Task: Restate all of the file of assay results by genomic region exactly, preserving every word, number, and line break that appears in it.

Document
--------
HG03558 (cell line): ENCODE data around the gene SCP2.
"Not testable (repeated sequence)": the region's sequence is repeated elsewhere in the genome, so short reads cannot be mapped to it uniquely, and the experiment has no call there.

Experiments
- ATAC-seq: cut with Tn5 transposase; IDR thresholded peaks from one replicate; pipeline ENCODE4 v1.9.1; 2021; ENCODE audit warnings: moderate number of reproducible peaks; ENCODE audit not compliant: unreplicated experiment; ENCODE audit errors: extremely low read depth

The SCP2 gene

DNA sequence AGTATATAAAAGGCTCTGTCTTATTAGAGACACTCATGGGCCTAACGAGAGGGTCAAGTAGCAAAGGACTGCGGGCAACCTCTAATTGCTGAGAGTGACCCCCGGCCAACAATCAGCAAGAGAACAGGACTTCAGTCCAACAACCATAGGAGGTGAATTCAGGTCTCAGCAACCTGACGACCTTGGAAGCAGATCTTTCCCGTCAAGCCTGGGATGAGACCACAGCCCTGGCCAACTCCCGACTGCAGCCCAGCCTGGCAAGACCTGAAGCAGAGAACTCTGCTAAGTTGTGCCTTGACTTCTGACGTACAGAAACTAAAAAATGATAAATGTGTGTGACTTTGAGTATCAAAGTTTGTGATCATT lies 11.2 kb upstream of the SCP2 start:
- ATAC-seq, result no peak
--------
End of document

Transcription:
HG03558 (cell line): ENCODE data around the gene SCP2.
"Not testable (repeated sequence)": the region's sequence is repeated elsewhere in the genome, so short reads cannot be mapped to it uniquely, and the experiment has no call there.

Experiments
- ATAC-seq: cut with Tn5 transposase; IDR thresholded peaks from one replicate; pipeline ENCODE4 v1.9.1; 2021; ENCODE audit warnings: moderate number of reproducible peaks; ENCODE audit not compliant: unreplicated experiment; ENCODE audit errors: extremely low read depth

The SCP2 gene

DNA sequence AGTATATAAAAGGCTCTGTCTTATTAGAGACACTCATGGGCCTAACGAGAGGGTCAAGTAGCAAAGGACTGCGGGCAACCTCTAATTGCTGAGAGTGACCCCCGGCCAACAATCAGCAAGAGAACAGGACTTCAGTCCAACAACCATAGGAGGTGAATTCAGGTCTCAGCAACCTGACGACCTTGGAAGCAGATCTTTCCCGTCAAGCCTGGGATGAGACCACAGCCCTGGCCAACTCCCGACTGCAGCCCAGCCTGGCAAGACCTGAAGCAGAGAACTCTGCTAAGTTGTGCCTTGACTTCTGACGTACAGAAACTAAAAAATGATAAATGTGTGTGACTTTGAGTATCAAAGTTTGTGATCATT lies 11.2 kb upstream of the SCP2 start:
- ATAC-seq, result no peak